According to experts including the American Academy of Pediatrics (AAP) and the Centres For Disease Control and Prevention (CDC), children should sleep in the same room – but not in the same bed – as their parents for at least the first 6 months.

This is because studies show that co-sharing a room with your child can reduce the risk of Sudden Infant Death Syndrome (SIDS) by as much as 50%, which is a hugely significant reduction.

After 6 Months

From around the 6 month mark parents you can begin to think about moving your child to their own room.

Some other things to think about include:

  1. Do you think you or your baby will sleep better if they have their own space and less disturbance?
  2. How long are your baby’s sleep stretches – if they are still only a few hours long and you need to feed or comfort a few times a night, your baby might not be ready for their own room.
  3. The proximity between your room and your baby’s, in so far as whether you’ll be able to hear them if they are unsettled.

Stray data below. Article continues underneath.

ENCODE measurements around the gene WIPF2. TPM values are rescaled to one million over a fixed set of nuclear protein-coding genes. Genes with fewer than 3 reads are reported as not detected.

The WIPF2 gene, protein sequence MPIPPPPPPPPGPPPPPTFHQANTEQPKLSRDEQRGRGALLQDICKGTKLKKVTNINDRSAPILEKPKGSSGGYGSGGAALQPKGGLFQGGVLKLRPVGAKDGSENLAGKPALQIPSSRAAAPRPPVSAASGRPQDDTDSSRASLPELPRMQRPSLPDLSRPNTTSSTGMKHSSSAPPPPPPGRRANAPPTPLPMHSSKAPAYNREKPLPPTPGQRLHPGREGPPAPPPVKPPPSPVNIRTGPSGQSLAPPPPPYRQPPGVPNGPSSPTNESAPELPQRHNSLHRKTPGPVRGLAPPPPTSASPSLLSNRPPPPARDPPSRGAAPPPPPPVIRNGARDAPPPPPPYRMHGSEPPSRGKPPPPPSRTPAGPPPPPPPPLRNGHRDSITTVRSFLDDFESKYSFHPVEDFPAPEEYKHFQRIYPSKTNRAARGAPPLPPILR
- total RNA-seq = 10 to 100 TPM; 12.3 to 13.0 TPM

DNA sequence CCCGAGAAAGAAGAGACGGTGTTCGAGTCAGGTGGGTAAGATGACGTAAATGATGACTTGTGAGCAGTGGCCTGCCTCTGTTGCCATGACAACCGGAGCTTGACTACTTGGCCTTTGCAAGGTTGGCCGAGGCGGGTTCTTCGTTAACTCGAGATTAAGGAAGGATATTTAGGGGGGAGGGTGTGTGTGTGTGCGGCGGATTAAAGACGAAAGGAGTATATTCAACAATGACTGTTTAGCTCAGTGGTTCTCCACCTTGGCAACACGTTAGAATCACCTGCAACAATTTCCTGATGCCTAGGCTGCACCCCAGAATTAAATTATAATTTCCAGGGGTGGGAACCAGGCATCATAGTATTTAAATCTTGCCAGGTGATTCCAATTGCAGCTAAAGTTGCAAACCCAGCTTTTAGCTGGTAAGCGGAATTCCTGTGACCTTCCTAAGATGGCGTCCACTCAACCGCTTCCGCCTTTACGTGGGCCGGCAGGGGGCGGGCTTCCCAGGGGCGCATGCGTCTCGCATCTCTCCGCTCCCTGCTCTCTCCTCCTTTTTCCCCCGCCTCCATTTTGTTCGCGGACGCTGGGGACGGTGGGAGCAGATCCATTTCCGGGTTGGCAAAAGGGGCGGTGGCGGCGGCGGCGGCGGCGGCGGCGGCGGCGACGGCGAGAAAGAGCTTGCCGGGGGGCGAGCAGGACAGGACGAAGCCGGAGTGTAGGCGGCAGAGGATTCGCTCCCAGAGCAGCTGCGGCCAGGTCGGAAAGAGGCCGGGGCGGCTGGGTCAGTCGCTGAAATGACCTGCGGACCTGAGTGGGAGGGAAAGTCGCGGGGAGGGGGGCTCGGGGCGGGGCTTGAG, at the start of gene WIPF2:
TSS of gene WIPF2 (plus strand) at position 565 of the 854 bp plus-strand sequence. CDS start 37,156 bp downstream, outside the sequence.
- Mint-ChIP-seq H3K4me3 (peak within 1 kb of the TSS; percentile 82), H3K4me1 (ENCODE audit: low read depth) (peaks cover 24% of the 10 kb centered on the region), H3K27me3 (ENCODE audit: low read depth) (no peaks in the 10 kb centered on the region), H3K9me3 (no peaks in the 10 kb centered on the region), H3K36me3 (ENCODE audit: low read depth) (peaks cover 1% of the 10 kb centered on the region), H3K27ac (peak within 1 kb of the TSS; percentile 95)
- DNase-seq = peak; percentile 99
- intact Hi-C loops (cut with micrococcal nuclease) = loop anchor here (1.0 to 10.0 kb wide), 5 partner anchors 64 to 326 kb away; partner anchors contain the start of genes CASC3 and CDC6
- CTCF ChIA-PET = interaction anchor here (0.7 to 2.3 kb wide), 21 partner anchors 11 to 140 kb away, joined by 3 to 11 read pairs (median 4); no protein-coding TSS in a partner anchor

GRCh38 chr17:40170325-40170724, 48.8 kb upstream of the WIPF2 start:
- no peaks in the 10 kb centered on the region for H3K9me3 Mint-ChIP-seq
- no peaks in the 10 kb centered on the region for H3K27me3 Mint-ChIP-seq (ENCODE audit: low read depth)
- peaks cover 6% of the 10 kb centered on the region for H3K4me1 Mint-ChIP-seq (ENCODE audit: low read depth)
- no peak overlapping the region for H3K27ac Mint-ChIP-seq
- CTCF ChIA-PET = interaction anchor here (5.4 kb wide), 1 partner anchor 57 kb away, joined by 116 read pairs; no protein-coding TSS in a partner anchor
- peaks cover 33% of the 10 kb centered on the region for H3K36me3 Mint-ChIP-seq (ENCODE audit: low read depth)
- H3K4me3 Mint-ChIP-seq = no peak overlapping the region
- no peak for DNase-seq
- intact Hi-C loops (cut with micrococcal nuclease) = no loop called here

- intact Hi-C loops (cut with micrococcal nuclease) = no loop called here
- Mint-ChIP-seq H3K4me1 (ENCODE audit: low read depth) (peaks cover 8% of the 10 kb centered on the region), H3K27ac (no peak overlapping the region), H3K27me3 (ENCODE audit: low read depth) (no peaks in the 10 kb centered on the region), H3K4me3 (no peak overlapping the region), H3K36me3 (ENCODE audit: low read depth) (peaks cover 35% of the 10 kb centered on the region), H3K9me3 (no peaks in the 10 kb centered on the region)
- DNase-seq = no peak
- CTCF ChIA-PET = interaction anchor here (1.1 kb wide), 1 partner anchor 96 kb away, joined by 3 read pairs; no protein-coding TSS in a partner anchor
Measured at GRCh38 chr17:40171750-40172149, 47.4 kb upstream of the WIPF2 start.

4. What effect the current sleeping arrangement is having on your relationship with your partner – tiptoeing around in silence and not being intimate in the fear of waking your sleeping baby beside your bed isn’t conducive to a strong and healthy relationship!

Crib Vs Bassinet

It’s important to understand the difference between a crib and bassinet before plunging in any buying one over the other.


Bassinets are specifically designed for newborns, meaning they are a smaller, cozier environment in which to sleep.

One of their main advantages is their size, meaning they are easier to fit beside your bed and they can be moved around your house without any issues.

Bassinets tend to be much cheaper than cribs (Snoo not withstanding), but if you buy a bassinet keep in mind you will still need to buy a crib several months later as well – after around 5-6 months your baby will need to transition to a crib.


Cribs are much larger and more solid than bassinets and as a result they cannot be moved around your house.

However, they do contain your baby in a safe environment in which your little one cannot fall out or get out themselves, and depending on the type you buy and if it converts to a toddler bed, your child can sleep in a crib until the age of around 5 (especially because most cribs can safely hold a child that weight between 35 – 50 pounds).

Both have their pros and cons and are safe for newborns, but if budget allows then the general recommendation is to use a bassinet for your newborn and then transition them to a crib a few months later.

Sheets & Blankets

For hygienic and comfort reasons you should always use sheets with a bassinet and with a crib.